KCC KAMA manufacturing graduates show new skills at capstone training event

KAMA trainee family members, area employers, program funders and other community partners mingle and speak with the KAMA participants during a production run demonstration held during a meet-and-greet event at TNR Machine, Inc., in Dowling in July.

Editor’s note: The following article first appeared on page 26 of the Aug. 3, 2017, edition of the Battle Creek Shopper News. Click here to read the article in the online edition of the Shopper News.

It’s a damp Thursday in mid July, and outside the large pole buildings of Dowling’s TNR Machine, Inc., the graying skies threaten rain. There’s a different feel inside, where in one building the open, brightly lit white space plays host to a meet-and-greet capstone event for the latest cohort of Kellogg Community College’s Advanced Manufacturing Assembly Training (KAMA) program.

KAMA trainee Alex Waters, 17, who graduated from Delton-Kellogg High School this past spring, sits at a horseshoe-shaped set of low tables with the other members of his cohort, attaching wheels onto a plastic base of as part of the assembly line for the group’s latest production demonstration of the morning. Most of the cohort will have a hand in the assembled piece before it’s done, when it will roughly resemble a car the group will later roll down a ramp to test the quality of its production.

“It’s been helping me a lot,” Waters says of the program, listing off several of the manufacturing processes the group has learned over the past few weeks. “It’s college credit and will help me in the future with manufacturing.”

Waters, who hopes to work in the manufacturing field, possibly as a machinist, is one of dozens of trainees to benefit from participation in the KAMA program, which has served nearly 20 cohorts since starting at KCC in 2014. In addition to giving participants experience on a working manufacturing line and teaching them various manufacturing skill sets and production concepts, the program also provides instruction in life and career skills including professionalism, business writing and teamwork.

The nine members of Waters cohort, the first based in Hastings, also earned their OSHA 10 certification, demonstrating their knowledge of workplace health and safety concepts. Today marks the end of their fifth week as KAMA trainees and is one of the final days of the program; on the final day, the group will meet with half a dozen manufacturing employers, coming with intentions to hire.

“It’s a really good program,” Waters says. “I think everybody should do it.”

Broadening horizons

Between production runs at the meet-and-greet, trainee parents and grandparents, area employers, program funders and other community partners mingle and speak with the KAMA participants. John Siuda, 20, a 2016 Thornapple Kellogg High School graduate, says he worked an assembly job right after high school but felt like the assignment was a dead end. He joined the KAMA program as a way to boost his resume and make him more versatile on the line.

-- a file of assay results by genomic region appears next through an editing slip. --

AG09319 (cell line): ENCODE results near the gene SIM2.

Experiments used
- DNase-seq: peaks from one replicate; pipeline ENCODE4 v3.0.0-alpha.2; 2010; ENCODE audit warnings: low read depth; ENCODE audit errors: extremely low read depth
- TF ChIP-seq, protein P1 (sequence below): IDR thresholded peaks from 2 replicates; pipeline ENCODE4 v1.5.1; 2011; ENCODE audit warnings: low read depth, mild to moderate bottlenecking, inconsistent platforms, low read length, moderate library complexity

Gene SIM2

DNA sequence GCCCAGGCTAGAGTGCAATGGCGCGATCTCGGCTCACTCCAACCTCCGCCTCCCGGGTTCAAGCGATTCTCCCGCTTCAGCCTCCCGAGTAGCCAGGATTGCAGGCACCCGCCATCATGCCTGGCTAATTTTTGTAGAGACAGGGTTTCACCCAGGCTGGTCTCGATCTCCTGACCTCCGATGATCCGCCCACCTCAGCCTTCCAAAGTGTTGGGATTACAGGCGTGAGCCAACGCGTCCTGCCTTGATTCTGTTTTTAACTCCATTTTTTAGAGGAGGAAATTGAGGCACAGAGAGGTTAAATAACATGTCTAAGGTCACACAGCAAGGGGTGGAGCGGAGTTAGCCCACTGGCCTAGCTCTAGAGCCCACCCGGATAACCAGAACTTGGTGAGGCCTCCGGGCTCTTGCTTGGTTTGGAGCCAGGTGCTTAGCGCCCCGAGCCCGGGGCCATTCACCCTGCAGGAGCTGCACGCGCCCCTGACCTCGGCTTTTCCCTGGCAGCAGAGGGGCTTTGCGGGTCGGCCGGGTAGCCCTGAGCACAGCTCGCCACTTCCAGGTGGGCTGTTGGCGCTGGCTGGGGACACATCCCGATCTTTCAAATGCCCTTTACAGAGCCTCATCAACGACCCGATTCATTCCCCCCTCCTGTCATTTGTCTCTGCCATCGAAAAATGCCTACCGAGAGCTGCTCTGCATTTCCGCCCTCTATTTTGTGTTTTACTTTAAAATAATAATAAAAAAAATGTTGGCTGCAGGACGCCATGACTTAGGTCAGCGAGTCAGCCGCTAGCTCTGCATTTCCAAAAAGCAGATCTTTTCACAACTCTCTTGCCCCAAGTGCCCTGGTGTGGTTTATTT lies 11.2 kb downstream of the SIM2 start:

“I jumped right in on the line and they didn’t really teach me any leadership skills specifically; it was get on the line, do your part and don’t fall behind,” Siuda says of his old job. “Here they tell you to broaden your aspect and work toward improving it and figuring out what’s going wrong. It really has broadened my horizons in the field.”

He says the program has also helped him get used to the interview environment so he’s more ready to speak with potential employers. The group completed several mock interviews with volunteers from the community and received feedback on how they could improve.

Siuda first heard about the program from his mother, Ann Siuda, who read about it in a local newspaper. Standing among the group watching as the KAMA trainees wrap up another production run, Ann Siuda says she thinks the program has helped John learn more about what’s expected of him in the manufacturing environment than he knew going into his first job, and she’d recommend the program to other parents looking for a way to provide their own kids some direction.

“It’s fantastic because sometimes they come out of high school without any direction as to what they want to do,” she says. “This gives them an option to explore.”

For more information about KCC’s KAMA program, visit www.kellogg.edu/work or contact Workforce Solutions Career Coordinator Casey Fairley at 269-565-2804 or fairleyc@kellogg.edu or Career Coach Roy Tooke at 269-565-7979 or tooker@kellogg.edu.

Pictured above, KAMA trainee family members, area employers, program funders and other community partners mingle and speak with the KAMA participants during a production run demonstration held during the meet-and-greet event at TNR Machine, Inc., in Dowling in July.

For more news about Kellogg Community College, view our latest press releases online at http://daily.kellogg.edu/category/news-releases.